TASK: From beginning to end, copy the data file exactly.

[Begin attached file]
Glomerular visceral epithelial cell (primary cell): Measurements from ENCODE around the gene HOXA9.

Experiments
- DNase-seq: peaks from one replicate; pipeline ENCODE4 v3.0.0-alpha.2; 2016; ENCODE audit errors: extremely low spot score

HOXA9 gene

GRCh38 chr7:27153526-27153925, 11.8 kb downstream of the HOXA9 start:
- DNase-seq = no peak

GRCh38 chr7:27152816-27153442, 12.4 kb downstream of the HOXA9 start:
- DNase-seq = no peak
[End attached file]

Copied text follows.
Glomerular visceral epithelial cell (primary cell): Measurements from ENCODE around the gene HOXA9.

Experiments
- DNase-seq: peaks from one replicate; pipeline ENCODE4 v3.0.0-alpha.2; 2016; ENCODE audit errors: extremely low spot score

HOXA9 gene

GRCh38 chr7:27153526-27153925, 11.8 kb downstream of the HOXA9 start:
- DNase-seq = no peak

GRCh38 chr7:27152816-27153442, 12.4 kb downstream of the HOXA9 start:
- DNase-seq = no peak